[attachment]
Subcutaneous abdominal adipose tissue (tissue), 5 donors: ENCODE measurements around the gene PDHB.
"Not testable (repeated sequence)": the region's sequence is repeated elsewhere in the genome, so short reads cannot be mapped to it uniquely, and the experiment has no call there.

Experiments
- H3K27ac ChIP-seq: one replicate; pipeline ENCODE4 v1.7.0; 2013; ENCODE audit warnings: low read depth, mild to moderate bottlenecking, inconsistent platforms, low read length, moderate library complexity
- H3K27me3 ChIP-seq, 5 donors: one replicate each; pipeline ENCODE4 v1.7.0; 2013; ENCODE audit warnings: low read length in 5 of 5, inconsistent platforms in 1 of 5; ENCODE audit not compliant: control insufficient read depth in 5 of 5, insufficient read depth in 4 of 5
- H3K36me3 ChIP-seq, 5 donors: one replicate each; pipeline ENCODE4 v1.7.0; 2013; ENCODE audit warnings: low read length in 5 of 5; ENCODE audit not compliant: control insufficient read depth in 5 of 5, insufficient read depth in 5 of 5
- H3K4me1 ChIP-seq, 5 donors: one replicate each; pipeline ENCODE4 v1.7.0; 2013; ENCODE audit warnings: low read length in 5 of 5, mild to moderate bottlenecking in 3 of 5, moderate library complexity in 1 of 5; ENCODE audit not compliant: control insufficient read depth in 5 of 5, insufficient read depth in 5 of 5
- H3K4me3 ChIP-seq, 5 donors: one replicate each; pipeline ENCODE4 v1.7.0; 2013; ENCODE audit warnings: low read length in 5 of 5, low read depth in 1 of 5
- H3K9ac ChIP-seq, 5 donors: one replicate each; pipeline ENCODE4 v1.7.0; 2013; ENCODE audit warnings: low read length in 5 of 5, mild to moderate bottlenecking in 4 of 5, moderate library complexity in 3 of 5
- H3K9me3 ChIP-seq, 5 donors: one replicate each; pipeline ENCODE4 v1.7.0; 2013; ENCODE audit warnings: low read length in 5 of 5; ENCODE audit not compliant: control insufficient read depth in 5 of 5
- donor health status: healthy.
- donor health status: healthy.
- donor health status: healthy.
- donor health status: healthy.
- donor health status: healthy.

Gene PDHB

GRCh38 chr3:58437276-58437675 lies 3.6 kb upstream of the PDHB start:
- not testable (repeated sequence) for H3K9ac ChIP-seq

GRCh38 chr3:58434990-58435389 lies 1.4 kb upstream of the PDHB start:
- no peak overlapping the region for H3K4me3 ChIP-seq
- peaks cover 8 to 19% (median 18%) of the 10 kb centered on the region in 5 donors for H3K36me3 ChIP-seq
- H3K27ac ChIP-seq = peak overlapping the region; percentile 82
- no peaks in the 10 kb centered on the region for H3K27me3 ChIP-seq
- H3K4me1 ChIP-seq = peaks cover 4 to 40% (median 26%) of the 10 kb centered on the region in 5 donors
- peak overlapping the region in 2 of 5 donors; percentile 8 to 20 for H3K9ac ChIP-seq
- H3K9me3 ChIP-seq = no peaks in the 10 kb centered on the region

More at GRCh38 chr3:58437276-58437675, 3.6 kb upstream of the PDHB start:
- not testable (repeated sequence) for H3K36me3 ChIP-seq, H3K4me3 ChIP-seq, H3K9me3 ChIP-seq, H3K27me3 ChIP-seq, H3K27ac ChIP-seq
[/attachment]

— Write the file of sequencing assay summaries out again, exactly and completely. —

Subcutaneous abdominal adipose tissue (tissue), 5 donors: ENCODE measurements around the gene PDHB.
"Not testable (repeated sequence)": the region's sequence is repeated elsewhere in the genome, so short reads cannot be mapped to it uniquely, and the experiment has no call there.

Experiments
- H3K27ac ChIP-seq: one replicate; pipeline ENCODE4 v1.7.0; 2013; ENCODE audit warnings: low read depth, mild to moderate bottlenecking, inconsistent platforms, low read length, moderate library complexity
- H3K27me3 ChIP-seq, 5 donors: one replicate each; pipeline ENCODE4 v1.7.0; 2013; ENCODE audit warnings: low read length in 5 of 5, inconsistent platforms in 1 of 5; ENCODE audit not compliant: control insufficient read depth in 5 of 5, insufficient read depth in 4 of 5
- H3K36me3 ChIP-seq, 5 donors: one replicate each; pipeline ENCODE4 v1.7.0; 2013; ENCODE audit warnings: low read length in 5 of 5; ENCODE audit not compliant: control insufficient read depth in 5 of 5, insufficient read depth in 5 of 5
- H3K4me1 ChIP-seq, 5 donors: one replicate each; pipeline ENCODE4 v1.7.0; 2013; ENCODE audit warnings: low read length in 5 of 5, mild to moderate bottlenecking in 3 of 5, moderate library complexity in 1 of 5; ENCODE audit not compliant: control insufficient read depth in 5 of 5, insufficient read depth in 5 of 5
- H3K4me3 ChIP-seq, 5 donors: one replicate each; pipeline ENCODE4 v1.7.0; 2013; ENCODE audit warnings: low read length in 5 of 5, low read depth in 1 of 5
- H3K9ac ChIP-seq, 5 donors: one replicate each; pipeline ENCODE4 v1.7.0; 2013; ENCODE audit warnings: low read length in 5 of 5, mild to moderate bottlenecking in 4 of 5, moderate library complexity in 3 of 5
- H3K9me3 ChIP-seq, 5 donors: one replicate each; pipeline ENCODE4 v1.7.0; 2013; ENCODE audit warnings: low read length in 5 of 5; ENCODE audit not compliant: control insufficient read depth in 5 of 5
- donor health status: healthy.
- donor health status: healthy.
- donor health status: healthy.
- donor health status: healthy.
- donor health status: healthy.

Gene PDHB

GRCh38 chr3:58437276-58437675 lies 3.6 kb upstream of the PDHB start:
- not testable (repeated sequence) for H3K9ac ChIP-seq

GRCh38 chr3:58434990-58435389 lies 1.4 kb upstream of the PDHB start:
- no peak overlapping the region for H3K4me3 ChIP-seq
- peaks cover 8 to 19% (median 18%) of the 10 kb centered on the region in 5 donors for H3K36me3 ChIP-seq
- H3K27ac ChIP-seq = peak overlapping the region; percentile 82
- no peaks in the 10 kb centered on the region for H3K27me3 ChIP-seq
- H3K4me1 ChIP-seq = peaks cover 4 to 40% (median 26%) of the 10 kb centered on the region in 5 donors
- peak overlapping the region in 2 of 5 donors; percentile 8 to 20 for H3K9ac ChIP-seq
- H3K9me3 ChIP-seq = no peaks in the 10 kb centered on the region

More at GRCh38 chr3:58437276-58437675, 3.6 kb upstream of the PDHB start:
- not testable (repeated sequence) for H3K36me3 ChIP-seq, H3K4me3 ChIP-seq, H3K9me3 ChIP-seq, H3K27me3 ChIP-seq, H3K27ac ChIP-seq